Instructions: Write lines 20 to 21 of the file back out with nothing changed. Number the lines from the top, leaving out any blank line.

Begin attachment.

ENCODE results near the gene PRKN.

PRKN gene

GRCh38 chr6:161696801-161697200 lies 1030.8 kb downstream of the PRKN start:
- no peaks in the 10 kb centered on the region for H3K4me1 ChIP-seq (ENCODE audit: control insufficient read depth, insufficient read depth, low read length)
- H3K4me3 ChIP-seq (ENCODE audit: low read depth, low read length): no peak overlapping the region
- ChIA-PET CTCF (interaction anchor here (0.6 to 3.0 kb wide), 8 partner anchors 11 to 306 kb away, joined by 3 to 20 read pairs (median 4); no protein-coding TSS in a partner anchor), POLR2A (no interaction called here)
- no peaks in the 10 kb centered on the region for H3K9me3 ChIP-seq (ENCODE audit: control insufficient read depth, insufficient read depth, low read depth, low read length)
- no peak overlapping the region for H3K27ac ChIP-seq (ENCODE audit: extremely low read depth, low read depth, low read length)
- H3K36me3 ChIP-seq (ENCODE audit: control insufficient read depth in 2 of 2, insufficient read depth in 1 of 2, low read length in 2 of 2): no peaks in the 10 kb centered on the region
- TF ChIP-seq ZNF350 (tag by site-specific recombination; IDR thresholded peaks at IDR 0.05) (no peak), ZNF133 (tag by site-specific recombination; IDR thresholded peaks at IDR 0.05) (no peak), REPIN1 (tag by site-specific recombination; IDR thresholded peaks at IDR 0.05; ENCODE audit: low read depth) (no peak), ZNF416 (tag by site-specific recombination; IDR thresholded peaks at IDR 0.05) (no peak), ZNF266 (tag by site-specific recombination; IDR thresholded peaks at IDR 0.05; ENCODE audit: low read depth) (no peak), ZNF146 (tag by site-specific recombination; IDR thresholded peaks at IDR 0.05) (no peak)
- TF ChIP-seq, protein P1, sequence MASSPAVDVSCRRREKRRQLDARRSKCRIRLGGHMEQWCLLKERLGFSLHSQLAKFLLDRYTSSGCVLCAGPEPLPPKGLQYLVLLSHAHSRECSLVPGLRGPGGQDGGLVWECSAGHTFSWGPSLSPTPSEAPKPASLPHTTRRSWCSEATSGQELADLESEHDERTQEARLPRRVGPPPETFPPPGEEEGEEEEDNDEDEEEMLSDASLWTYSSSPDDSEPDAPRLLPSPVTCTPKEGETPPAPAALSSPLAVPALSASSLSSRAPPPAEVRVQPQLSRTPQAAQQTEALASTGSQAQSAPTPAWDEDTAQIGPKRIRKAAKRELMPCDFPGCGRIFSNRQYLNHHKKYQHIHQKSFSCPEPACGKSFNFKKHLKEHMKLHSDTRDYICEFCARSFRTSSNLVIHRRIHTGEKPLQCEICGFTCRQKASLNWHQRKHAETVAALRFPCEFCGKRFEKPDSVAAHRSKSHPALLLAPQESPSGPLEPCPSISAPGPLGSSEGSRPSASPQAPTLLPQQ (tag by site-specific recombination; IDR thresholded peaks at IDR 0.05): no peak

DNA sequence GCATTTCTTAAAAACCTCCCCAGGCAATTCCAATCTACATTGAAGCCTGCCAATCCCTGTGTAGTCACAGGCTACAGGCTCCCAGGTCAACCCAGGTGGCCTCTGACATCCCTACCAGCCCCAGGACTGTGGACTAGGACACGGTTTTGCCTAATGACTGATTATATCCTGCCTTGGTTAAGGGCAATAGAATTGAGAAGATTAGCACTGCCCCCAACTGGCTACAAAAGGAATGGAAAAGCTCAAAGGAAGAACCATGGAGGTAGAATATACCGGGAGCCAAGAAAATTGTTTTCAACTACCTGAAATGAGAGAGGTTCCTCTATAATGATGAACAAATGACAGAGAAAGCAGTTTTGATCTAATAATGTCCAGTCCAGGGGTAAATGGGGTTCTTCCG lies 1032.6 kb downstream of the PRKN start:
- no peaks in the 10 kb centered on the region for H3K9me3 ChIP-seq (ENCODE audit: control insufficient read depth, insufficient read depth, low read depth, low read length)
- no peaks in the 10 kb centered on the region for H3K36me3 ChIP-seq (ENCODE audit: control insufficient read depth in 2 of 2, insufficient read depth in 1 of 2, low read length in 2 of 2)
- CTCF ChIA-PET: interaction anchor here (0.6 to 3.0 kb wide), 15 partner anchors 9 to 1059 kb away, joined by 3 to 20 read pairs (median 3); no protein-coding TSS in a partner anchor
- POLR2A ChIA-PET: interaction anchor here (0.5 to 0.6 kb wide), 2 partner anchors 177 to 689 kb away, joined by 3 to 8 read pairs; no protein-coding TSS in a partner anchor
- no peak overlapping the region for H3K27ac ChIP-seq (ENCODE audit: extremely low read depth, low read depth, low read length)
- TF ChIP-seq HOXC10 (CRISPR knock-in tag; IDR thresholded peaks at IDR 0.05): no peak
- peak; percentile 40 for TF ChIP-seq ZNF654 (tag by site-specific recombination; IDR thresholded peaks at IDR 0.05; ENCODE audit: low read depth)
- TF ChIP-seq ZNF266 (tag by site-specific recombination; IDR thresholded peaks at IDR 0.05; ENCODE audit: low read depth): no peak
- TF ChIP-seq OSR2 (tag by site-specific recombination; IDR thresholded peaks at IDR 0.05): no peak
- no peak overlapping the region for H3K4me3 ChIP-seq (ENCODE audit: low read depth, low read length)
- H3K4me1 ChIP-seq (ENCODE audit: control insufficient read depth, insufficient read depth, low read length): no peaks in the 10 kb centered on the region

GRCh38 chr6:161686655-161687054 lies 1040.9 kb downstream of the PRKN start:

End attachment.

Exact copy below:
- TF ChIP-seq ZNF266 (tag by site-specific recombination; IDR thresholded peaks at IDR 0.05; ENCODE audit: low read depth): no peak
- TF ChIP-seq OSR2 (tag by site-specific recombination; IDR thresholded peaks at IDR 0.05): no peak